Iqrit[edit]

Hawari was involved with the first legal action against the state of Israel in 1951 on behalf of 5 men of Iqrit. Hawari acting as their lawyer was instrumental in gaining the right of return for the men of Iqrit. On 31 July 1951 the Israeli courts recognised the rights of the villagers to their land and their right to return to it. The court said the land was not abandoned and therefore could not be placed under the custodian of enemy property.[13]

Published Works[edit]

Sir al Nakba (The Secret behind the Disaster) Nazareth 1955.

Footnotes[edit]

  1. ^ a b Haim Levenberg (1993) "Military preparations of the Arab community in Palestine, 1945-1948: 1945-1948" Routledge ISBN 0-7146-3439-5 p 129
  2. ^ a b Benny Morris (2008) 1948: A History of the First Arab-Israeli War. Yale University Press ISBN 978-0-300-12696-9 pp. 88-89.
  3. ^ a b c Ilan Pappé (1992) “The Making of the Arab-Israeli Conflict 1947-1951” I B Tauris ISBN 1-85043-819-6 p 223
  4. ^ a b Benny Morris (2004) "Birth of the Palestinian Refugee Problem Revisited" Cambridge Press ISBN 0-521-00967-7 p. 111
  5. ^ Gelber, 2006, p.29.
  6. ^ Ilan Pappé, (2006) The Ethnic Cleansing of Palestine Oneworld publications ISBN 978-1-85168-467-0 p.122
  7. ^ Avi Plascov (1981), "The Palestinian refugees in Jordan 1948-1957" Routledge ISBN 0-7146-3120-5 p 20
  8. ^ Benny Morris (2004) "Birth of the Palestinian Refugee Problem Revisited" Cambridge Press ISBN 0-521-00967-7 p. 559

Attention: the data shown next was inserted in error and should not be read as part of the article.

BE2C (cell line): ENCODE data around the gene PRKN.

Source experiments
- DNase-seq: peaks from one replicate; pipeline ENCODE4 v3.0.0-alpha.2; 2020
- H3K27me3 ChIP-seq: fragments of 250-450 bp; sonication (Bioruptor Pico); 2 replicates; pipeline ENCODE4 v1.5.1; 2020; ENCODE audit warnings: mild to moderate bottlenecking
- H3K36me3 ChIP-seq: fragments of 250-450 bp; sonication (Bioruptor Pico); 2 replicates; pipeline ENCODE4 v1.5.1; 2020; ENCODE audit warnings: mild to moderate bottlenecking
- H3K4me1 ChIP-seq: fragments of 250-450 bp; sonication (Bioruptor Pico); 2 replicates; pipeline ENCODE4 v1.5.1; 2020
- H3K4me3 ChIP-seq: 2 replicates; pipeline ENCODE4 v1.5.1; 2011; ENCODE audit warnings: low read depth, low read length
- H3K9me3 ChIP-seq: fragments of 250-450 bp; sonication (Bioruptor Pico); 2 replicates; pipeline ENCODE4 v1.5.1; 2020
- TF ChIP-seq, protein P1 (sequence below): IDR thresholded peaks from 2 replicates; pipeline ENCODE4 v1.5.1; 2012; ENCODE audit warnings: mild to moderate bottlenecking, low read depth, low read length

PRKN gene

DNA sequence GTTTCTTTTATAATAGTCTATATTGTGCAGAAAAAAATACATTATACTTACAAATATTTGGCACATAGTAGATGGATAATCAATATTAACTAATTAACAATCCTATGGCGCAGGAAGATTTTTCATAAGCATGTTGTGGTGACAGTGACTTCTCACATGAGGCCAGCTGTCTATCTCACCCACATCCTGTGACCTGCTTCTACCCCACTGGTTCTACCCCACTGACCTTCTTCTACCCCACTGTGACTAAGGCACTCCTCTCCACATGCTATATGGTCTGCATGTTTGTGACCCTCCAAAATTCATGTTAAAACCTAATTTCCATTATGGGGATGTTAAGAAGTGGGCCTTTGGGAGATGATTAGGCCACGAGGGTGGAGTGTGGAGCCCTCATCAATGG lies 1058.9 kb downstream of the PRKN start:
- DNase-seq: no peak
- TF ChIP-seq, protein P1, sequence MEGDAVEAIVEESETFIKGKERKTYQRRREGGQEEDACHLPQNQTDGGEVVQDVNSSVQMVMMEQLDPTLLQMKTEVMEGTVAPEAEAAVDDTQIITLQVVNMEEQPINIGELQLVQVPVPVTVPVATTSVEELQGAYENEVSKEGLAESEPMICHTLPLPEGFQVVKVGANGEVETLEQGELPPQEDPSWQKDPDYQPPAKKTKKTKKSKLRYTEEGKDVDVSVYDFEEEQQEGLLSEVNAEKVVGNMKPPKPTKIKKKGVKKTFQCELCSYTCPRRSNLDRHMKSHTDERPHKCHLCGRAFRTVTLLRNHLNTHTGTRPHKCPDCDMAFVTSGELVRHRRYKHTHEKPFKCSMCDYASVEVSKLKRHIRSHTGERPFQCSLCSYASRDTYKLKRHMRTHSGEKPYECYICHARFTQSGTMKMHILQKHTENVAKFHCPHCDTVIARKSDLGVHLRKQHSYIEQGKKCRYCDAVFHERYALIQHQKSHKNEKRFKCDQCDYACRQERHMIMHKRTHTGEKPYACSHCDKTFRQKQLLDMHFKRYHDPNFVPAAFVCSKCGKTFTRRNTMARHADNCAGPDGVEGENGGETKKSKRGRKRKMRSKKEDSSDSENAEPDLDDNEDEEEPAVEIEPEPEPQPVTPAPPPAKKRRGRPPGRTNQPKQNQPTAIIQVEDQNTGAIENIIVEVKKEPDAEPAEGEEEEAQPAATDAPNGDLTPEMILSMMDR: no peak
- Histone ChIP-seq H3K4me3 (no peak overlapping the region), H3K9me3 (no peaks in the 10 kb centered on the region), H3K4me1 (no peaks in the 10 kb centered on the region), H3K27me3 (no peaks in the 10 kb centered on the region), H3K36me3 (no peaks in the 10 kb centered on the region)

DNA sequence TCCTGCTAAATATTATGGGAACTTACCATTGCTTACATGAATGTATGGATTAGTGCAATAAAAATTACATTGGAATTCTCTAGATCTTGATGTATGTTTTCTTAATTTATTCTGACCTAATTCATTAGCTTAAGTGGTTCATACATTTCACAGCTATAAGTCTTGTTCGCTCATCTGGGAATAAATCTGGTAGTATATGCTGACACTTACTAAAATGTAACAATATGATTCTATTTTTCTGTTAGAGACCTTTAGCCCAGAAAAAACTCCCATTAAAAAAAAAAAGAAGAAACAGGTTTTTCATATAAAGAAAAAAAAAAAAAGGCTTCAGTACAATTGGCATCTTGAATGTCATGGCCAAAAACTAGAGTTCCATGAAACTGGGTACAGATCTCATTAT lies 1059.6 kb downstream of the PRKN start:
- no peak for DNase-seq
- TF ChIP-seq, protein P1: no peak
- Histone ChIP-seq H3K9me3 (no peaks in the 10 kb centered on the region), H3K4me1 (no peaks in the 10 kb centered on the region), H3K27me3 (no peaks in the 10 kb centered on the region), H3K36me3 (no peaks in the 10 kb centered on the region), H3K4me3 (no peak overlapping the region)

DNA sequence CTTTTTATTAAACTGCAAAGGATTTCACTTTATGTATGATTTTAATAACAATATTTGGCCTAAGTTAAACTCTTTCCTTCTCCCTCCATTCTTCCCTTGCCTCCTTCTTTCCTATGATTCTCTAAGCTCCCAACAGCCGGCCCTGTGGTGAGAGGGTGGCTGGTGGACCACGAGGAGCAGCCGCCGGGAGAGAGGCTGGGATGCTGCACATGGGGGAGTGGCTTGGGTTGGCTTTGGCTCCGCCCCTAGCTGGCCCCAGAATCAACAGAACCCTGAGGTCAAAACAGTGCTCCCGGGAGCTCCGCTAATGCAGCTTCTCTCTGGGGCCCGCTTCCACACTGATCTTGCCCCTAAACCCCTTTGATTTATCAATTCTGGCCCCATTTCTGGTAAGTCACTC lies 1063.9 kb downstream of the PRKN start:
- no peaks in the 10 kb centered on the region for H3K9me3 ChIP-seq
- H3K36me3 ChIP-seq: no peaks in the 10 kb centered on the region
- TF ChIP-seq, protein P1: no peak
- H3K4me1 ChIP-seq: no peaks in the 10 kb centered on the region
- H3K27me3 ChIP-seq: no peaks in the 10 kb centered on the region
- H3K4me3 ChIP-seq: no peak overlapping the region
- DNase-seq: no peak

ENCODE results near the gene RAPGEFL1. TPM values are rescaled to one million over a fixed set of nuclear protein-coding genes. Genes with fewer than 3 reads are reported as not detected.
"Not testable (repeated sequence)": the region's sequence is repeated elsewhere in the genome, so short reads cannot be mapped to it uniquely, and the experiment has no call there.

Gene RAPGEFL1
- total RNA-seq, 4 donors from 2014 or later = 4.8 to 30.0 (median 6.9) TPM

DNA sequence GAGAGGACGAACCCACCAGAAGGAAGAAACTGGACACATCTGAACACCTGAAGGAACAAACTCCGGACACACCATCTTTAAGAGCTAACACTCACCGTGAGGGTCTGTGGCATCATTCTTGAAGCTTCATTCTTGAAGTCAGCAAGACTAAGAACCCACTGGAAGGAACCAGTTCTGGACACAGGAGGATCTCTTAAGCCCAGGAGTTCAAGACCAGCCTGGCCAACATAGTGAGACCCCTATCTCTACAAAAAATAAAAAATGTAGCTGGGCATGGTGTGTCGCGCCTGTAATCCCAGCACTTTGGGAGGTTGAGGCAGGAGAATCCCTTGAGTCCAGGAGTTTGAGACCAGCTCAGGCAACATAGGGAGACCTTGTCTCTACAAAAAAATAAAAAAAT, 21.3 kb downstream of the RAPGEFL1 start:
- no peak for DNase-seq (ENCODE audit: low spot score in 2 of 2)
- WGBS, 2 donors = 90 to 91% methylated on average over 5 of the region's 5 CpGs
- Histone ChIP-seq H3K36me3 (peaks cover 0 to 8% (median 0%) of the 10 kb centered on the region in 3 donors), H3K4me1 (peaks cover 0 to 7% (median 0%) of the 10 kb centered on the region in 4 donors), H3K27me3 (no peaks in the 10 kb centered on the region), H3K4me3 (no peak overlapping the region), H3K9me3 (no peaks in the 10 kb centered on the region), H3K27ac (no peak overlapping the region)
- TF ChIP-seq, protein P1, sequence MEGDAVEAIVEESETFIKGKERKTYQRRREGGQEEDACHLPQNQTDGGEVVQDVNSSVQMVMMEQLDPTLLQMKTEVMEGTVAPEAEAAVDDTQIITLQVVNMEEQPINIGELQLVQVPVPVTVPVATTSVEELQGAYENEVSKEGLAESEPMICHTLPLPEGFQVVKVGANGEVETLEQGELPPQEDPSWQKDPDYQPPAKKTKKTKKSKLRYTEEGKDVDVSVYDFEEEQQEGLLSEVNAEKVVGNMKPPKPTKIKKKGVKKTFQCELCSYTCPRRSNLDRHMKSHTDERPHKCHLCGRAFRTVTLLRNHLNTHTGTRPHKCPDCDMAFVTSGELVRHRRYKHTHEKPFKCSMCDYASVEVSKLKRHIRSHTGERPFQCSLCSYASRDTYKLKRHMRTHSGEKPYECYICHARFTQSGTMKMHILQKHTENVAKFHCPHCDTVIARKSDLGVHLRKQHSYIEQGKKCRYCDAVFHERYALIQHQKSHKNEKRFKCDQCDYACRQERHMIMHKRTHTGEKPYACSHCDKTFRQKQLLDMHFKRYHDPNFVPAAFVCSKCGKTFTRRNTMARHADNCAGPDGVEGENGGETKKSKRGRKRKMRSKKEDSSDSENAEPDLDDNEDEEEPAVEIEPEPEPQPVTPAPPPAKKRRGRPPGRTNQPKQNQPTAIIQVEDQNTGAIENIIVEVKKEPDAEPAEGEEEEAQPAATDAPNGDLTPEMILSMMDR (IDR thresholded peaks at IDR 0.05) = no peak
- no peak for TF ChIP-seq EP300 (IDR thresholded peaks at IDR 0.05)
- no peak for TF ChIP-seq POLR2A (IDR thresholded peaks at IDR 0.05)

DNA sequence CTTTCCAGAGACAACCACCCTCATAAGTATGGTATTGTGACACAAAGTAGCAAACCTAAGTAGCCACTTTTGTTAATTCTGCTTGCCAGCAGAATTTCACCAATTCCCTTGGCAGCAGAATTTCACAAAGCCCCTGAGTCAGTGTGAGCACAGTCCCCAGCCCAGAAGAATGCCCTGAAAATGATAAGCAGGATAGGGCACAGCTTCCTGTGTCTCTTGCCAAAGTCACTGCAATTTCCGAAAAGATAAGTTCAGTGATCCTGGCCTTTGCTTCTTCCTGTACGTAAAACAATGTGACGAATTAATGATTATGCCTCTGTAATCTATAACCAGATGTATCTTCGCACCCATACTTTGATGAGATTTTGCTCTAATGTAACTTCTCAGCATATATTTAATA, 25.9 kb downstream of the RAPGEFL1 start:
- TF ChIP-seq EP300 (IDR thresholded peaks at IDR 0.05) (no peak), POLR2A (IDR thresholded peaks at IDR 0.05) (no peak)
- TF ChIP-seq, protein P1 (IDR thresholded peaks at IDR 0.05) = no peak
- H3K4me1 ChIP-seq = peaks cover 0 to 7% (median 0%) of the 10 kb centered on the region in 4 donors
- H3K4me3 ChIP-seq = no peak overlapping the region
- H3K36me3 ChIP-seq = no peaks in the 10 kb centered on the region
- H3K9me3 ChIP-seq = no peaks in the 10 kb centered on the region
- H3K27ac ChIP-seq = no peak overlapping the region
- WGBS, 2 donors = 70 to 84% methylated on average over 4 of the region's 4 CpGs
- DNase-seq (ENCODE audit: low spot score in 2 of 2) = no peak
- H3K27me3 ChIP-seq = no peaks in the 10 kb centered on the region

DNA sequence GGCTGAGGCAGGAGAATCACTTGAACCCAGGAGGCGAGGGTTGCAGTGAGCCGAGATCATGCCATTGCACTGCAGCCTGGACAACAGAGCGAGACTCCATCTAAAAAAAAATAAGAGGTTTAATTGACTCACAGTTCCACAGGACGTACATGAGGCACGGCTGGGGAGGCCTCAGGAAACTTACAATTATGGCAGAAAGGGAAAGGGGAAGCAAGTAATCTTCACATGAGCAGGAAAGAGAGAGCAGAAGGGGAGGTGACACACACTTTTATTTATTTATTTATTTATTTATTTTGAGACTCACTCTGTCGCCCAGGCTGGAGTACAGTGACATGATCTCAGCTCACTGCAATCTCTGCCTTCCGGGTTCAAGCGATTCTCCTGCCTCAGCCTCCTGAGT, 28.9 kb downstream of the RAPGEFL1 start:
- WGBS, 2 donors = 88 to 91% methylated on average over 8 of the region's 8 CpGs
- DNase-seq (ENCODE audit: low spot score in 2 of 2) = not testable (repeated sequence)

9. ^ Yezid Sayigh (1999) “Armed Struggle and the Search for State: The Palestinian National Movement 1949-1993” Oxford University Press ISBN 0-19-829643-6 p 35
  10. ^ Why Palestinian Nationalism? The Social, Economic, and Political Context after 1948
  11. ^ Yezid Sayigh (1999) Armed Struggle and the Search for State: The Palestinian National Movement 1949-1993. Oxford University Press ISBN 0-19-829643-6 p 36
  12. ^ Avi Shlaim (1988 reprinted 2004) “The Politics of Partition; King Abdullah, The Zionists, and Palestine 1921-1951 Oxford University Press ISBN 019829459 p 391.
  13. ^ Joseph L. Ryan, S.J. "Refugees within Israel: The Case of the Villages of Kafr Bir'im and Iqrit" in 2, no. 4 (Sum. 73): 55-81.

Bibliography[edit]

  • Yoav Gelber (2006) Palestine 1948, Sussex Academic Press, ISBN 978-1-84519-075-0
  • Haim Levenberg (1993) "Military preparations of the Arab community in Palestine, 1945-1948: 1945-1948" Routledge ISBN 0-7146-3439-5
  • Benny Morris (2008) 1948: A History of the First Arab-Israeli War. Yale University Press ISBN 978-0-300-12696-9
  • Benny Morris (2004) "Birth of the Palestinian Refugee Problem Revisited" Cambridge Press ISBN 0-521-00967-7
  • Joseph L. Ryan, S.J. "Refugees within Israel: The Case of the Villages of Kafr Bir'im and Iqrit" Journal of Palestinian studies 2, no. 4 (Sum. 73): 55-81.
  • Ilan Pappé, (2006) The Ethnic Cleansing of Palestine Oneworld publications ISBN 978-1-85168-467-0
  • Ilan Pappé (1992) “The Making of the Arab-Israeli Conflict 1947-1951” I B Tauris ISBN 1-85043-819-6
  • Avi Plascov (1981), "The Palestinian refugees in Jordan 1948-1957" Routledge ISBN 0-7146-3120-5
  • Yezid Sayigh (1999) Armed Struggle and the Search for State: The Palestinian National Movement 1949-1993. Oxford University Press ISBN 0-19-829643-6
  • Avi Shlaim (1988 reprinted 2004) “The Politics of Partition; King Abdullah, The Zionists, and Palestine 1921-1951 Oxford University Press ISBN 0-19-829459-X

References[edit]